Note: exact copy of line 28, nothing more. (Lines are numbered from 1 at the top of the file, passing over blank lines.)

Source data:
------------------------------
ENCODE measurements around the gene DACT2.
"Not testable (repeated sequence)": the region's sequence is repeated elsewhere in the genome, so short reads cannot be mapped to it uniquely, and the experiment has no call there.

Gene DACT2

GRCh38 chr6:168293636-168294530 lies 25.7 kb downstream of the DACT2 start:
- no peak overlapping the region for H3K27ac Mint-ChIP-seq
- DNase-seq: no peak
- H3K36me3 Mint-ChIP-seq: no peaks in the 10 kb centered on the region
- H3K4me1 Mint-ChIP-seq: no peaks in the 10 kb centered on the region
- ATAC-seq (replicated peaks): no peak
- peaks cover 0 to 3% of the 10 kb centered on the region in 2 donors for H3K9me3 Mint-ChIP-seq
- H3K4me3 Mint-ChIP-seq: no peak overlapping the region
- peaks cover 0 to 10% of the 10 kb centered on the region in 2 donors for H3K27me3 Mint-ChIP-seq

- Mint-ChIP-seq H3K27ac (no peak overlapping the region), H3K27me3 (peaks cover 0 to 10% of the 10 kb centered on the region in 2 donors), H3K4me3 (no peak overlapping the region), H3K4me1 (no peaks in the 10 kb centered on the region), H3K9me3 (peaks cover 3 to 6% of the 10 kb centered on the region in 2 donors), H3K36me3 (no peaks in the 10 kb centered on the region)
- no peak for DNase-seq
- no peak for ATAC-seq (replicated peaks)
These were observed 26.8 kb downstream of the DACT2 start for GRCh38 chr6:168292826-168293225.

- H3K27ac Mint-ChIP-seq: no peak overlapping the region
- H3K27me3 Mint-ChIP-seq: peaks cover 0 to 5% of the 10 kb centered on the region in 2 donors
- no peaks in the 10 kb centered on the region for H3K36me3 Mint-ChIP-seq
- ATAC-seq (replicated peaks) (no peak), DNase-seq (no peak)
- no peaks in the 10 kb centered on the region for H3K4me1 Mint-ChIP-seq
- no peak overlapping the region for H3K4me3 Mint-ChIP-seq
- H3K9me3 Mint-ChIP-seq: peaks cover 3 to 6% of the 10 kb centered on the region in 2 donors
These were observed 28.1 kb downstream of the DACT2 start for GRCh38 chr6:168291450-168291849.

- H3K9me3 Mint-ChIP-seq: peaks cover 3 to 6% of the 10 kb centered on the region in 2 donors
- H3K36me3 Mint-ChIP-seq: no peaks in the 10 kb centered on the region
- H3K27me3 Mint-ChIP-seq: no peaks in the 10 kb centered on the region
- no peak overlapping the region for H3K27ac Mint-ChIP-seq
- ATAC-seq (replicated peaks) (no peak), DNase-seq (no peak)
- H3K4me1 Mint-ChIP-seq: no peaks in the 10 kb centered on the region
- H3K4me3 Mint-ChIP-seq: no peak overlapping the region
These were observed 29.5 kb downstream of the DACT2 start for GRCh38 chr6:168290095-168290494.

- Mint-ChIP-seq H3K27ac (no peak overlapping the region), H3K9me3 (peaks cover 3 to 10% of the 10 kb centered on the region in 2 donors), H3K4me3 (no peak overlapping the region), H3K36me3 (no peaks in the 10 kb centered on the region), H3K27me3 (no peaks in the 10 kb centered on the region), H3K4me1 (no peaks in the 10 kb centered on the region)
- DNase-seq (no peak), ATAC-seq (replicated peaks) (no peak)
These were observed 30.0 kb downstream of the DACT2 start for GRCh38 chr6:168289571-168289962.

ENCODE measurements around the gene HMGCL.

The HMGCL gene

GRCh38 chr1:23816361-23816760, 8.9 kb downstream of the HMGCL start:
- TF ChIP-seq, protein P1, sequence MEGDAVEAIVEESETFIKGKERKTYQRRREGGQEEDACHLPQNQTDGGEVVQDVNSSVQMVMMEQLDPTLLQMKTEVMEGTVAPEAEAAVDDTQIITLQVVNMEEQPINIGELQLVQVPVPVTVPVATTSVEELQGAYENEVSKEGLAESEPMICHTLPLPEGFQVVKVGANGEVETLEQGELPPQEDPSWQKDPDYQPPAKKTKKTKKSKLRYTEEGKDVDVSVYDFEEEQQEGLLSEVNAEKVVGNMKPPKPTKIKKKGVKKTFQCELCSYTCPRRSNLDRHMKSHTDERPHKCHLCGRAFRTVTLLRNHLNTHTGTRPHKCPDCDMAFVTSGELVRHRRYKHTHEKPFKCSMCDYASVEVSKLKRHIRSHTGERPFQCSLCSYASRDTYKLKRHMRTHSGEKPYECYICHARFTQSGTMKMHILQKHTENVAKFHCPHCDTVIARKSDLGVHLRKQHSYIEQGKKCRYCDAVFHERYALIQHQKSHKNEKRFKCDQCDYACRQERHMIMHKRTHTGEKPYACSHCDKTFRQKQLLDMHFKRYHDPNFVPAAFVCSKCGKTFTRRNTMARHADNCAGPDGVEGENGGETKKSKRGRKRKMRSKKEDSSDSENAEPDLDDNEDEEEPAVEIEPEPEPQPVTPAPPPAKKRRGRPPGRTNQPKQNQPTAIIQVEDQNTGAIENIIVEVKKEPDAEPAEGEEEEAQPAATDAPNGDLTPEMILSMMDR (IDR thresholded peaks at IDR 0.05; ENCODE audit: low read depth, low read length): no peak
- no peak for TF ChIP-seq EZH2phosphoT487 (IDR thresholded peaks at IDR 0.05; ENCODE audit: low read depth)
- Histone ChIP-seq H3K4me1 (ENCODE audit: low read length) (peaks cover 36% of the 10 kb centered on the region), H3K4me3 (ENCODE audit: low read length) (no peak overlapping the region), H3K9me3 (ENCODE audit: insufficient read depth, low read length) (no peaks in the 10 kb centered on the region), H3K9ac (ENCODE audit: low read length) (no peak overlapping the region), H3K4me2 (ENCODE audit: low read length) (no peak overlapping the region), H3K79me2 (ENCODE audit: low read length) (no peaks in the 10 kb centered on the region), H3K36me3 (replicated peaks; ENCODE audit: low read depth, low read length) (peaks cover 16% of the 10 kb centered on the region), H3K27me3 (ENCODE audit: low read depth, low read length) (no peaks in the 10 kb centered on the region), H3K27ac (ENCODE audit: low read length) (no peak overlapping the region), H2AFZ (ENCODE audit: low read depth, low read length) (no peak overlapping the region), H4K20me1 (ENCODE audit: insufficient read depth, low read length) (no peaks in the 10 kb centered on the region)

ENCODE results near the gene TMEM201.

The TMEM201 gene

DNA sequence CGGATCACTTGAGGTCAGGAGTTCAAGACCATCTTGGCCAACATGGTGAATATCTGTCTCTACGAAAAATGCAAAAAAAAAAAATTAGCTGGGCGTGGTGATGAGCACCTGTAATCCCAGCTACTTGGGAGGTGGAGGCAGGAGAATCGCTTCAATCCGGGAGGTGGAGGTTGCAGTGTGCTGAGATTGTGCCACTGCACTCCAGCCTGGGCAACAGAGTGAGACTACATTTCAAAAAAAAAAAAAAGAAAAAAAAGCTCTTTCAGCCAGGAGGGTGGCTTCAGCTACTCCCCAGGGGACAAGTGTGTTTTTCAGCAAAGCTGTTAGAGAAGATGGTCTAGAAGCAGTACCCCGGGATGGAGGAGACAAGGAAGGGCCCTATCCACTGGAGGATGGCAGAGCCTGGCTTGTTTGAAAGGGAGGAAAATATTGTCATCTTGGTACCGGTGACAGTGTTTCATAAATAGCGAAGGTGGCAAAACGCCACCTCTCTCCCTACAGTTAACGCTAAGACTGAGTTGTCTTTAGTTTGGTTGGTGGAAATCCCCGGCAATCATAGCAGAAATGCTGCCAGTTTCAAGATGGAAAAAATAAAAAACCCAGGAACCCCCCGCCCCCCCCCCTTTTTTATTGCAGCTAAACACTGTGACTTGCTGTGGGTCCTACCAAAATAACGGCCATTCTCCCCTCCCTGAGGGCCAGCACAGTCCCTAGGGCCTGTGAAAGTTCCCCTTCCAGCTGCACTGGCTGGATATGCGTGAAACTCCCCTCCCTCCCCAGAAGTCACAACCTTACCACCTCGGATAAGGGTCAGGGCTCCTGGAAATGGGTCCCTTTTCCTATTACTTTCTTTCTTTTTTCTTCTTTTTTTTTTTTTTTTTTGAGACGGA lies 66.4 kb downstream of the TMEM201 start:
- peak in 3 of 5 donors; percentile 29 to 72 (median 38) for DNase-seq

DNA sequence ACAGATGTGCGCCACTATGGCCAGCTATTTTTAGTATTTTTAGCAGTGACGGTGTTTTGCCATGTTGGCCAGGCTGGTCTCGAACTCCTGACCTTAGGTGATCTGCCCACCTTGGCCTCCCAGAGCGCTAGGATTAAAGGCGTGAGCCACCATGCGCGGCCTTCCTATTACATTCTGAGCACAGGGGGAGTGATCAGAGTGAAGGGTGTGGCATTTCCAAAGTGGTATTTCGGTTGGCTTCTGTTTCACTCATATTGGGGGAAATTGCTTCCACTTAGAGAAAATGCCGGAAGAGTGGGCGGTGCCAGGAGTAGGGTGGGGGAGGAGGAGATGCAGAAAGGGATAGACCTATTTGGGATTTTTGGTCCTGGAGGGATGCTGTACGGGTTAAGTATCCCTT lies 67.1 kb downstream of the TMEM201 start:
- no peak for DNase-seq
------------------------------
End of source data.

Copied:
- no peak overlapping the region for H3K27ac Mint-ChIP-seq